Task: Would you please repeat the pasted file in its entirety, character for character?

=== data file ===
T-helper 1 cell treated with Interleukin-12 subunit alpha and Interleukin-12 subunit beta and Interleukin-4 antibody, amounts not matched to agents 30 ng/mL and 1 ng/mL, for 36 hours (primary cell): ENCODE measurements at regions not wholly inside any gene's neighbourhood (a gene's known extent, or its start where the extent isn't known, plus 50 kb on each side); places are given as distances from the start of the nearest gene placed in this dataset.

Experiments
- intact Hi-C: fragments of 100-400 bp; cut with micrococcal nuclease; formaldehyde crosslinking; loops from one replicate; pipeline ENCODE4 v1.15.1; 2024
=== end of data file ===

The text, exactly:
T-helper 1 cell treated with Interleukin-12 subunit alpha and Interleukin-12 subunit beta and Interleukin-4 antibody, amounts not matched to agents 30 ng/mL and 1 ng/mL, for 36 hours (primary cell): ENCODE measurements at regions not wholly inside any gene's neighbourhood (a gene's known extent, or its start where the extent isn't known, plus 50 kb on each side); places are given as distances from the start of the nearest gene placed in this dataset.

Experiments
- intact Hi-C: fragments of 100-400 bp; cut with micrococcal nuclease; formaldehyde crosslinking; loops from one replicate; pipeline ENCODE4 v1.15.1; 2024